History: The Building
The Citizens Theatre has the most complete working Victorian theatre machinery in the UK and is the second oldest operational theatre in the UK, preceded only by Leeds Grand which opened 6 weeks earlier. The building, which is a Grade B listed building retains many of its Victorian architectural features; it is the only theatre in Scotland still to have its original machinery under the stage. The theatre also features an original Victorian paint frame and related fly system, which is still used today to paint backcloths. The remnants of an old bowling alley and a shooting range are closed up beneath the theatre.
The building which is now known as the Citizens Theatre was built in 1876 and opened in 1878 as Her Majesty’s Theatre. It was one of four theatres in the area at that time – the now O2 Academy, the Coliseum (now demolished) and the Palace of Varieties (formerly adjacent to the Citizens Theatre).
The theatre went bankrupt and closed very shortly after opening. The troubled theatre was the venue for a fabled riot, which ensued after an elephant panicked on-stage during a show. It was re-opened in 1880 by Harcourt Beryl under a new name, the Royal Princess’s Theatre. The Royal Princess’s Theatre was designed by Campbell Douglas, a friend and contemporary of Alexander Greek Thompson. The building shared an exterior with the adjacent Palace, which featured columns taken from the Union Bank in Ingram Street and several large statues which were the work of Glasgow sculptor John Mossman.
His Majesty’s Theatre was operated by Director Manager, Rich Waldon until he died in 1922. The theatre was then inherited by Harry McKelvie, who had worked his way up from programme seller to manager. It was he who then leased the building to the Citizens Theatre Company in 1945, when it was renamed the Citizens Theatre.
The Close Theatre Club was created in 1965 by the Citizens Company as a studio theatre in an adjoining dance hall, mainly to get around the laws of censorship, which forbade showing of certain plays deemed to be unsuitable for general public viewing. The bar remained open after normal drinking hours and it was known as one of the fees places you could get a drink on a Sunday. The Club was founded with the financial assistance of Michael Goldberg, who was at that time Chairman of the Citizens Theatre. By creating a club, the Citizens could circumvent the censor and present plays which otherwise would not have been seen. It housed a 150 seat auditorium and its aims were to present already established work in a new form and also to encourage the writing and presentation of new and experimental plays. The Close was successful up until the early 1970s, although by that time theatre clubs were becoming obsolete as a subversive means of expression, as censorship laws were repealed in 1968. The Close Theatre was destroyed by fire in 1973.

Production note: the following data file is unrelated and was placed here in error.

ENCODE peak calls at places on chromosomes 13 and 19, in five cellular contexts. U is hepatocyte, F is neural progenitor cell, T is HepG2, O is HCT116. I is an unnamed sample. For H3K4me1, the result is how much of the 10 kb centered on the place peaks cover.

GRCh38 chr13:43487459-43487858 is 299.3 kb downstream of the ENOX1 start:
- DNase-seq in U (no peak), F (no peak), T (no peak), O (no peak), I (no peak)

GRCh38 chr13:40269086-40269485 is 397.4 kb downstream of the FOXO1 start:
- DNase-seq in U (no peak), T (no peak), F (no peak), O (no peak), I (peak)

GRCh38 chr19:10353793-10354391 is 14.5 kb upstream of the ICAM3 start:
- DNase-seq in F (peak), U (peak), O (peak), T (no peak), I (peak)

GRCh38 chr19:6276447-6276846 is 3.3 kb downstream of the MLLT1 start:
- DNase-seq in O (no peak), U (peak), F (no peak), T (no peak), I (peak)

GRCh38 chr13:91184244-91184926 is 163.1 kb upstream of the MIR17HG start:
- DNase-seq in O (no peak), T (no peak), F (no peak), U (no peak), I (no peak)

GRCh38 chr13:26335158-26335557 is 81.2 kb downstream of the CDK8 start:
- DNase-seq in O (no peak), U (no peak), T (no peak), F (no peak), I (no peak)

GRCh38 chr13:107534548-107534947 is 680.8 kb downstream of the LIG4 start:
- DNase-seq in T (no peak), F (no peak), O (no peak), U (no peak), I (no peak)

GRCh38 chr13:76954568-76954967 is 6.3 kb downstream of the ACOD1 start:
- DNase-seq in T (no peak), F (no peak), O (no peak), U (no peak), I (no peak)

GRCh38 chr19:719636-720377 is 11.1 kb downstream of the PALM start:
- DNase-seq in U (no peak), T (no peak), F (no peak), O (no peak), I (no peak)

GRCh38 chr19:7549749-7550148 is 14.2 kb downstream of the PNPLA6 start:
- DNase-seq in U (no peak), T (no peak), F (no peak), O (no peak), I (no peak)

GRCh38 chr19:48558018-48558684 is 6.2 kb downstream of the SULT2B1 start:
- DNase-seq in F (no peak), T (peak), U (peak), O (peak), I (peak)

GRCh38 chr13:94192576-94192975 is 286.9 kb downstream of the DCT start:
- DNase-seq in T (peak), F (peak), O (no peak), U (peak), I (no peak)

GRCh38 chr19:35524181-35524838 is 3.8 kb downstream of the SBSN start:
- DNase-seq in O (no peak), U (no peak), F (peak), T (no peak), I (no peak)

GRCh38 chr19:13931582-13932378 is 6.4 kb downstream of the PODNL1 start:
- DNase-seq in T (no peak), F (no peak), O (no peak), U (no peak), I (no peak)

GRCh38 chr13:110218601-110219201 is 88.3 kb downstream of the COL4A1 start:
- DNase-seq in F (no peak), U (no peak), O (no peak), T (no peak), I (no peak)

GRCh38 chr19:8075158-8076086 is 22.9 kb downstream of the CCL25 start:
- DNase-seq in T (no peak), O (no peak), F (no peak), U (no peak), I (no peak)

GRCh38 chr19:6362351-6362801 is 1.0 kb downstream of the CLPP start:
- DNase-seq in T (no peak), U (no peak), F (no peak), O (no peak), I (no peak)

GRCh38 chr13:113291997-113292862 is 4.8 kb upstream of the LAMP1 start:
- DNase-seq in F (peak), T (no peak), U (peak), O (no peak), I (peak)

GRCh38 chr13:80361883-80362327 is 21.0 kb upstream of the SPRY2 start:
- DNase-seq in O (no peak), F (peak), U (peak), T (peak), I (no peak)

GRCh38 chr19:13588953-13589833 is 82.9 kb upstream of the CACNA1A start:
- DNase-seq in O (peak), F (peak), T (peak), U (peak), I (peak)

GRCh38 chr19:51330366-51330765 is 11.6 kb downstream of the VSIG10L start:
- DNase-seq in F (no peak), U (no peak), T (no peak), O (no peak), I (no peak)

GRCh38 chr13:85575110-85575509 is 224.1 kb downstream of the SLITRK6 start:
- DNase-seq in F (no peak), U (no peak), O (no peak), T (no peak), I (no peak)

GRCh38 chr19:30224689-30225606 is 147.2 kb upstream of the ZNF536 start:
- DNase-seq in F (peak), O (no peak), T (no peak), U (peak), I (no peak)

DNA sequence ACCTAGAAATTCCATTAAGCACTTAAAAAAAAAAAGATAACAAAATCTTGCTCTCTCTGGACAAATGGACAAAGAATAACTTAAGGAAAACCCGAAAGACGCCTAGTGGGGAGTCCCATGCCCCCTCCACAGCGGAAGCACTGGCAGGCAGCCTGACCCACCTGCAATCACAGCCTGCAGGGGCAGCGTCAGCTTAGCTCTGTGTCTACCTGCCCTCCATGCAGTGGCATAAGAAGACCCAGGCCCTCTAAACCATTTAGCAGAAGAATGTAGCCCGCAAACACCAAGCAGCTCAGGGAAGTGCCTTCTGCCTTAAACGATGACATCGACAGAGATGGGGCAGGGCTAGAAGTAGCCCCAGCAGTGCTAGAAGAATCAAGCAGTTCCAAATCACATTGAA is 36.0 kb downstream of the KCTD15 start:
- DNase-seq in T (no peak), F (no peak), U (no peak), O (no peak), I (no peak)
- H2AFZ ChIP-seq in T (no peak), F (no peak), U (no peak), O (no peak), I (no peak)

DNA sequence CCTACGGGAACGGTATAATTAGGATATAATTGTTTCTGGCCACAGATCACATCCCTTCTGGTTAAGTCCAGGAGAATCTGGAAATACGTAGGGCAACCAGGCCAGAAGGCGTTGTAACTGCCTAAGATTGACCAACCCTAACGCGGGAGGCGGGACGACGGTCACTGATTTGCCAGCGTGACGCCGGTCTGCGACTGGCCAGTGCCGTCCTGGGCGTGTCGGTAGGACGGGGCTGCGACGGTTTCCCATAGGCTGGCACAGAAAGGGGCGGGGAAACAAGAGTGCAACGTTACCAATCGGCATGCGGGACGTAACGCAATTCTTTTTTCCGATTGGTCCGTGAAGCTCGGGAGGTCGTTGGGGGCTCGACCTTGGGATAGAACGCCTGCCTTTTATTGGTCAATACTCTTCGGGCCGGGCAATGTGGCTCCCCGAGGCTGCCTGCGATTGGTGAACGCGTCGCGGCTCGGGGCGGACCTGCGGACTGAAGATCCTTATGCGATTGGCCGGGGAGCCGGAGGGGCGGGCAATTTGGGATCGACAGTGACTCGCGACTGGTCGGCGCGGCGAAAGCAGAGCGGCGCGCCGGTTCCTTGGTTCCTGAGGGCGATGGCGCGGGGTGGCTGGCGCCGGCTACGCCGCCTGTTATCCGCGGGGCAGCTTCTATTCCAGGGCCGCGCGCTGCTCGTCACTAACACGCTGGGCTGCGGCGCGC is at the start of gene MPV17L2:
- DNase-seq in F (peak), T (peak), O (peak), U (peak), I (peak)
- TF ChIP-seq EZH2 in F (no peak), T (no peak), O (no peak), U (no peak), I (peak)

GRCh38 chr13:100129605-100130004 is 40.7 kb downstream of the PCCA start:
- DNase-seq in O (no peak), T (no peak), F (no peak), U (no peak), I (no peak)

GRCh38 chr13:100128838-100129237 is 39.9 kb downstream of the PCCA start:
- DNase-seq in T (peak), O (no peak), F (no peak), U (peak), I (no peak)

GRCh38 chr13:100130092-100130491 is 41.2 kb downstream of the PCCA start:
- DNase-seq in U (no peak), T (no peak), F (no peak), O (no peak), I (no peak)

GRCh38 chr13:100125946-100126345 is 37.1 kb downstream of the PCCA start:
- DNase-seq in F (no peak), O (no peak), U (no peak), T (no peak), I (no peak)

In 1977 the Palace, which was located where the current Citizens car park is, was subject to an order for demolition, with very little notice given. The then General Manager of the Citizens, Clare Blenkinsop, arranged a stay of execution in order to rescue the best Victorian fittings that were still a part of the Palace’s decor. Citizens Theatre staff worked overnight and saved some of the original features of the building – statues of the four muses, William Shakespeare and Robert Burns from the exterior as well as the nautch girls and elephants from the interior. All of these statues and features can be seen now in the Citizens Theatre foyer.
In addition the original box office, inlaid with jade, was saved and is on display in the People’s Palace, while a recreation of one of the Palace boxes was part of the collection at the Theatre Museum in London (now housed at the V&A, London).
The modern atrium foyer of the Citizens Theatre was built in 1989 as part of the development of Gorbals Street by Strathclyde Regional Council. This was followed in 1992 with the construction of the Stalls and Circle Studio venues. In 1997 the Company received National Lottery Funding for building development work and this allowed for the addition of lifts - backstage and front of house, wheelchair access ramps around the building, a new stage door and a large scale rehearsal room.
Our building is now undergoing its first comprehensive redevelopment and restoration, the first extensive renovation of the Citizens Theatre in its 140 years as a working theatre.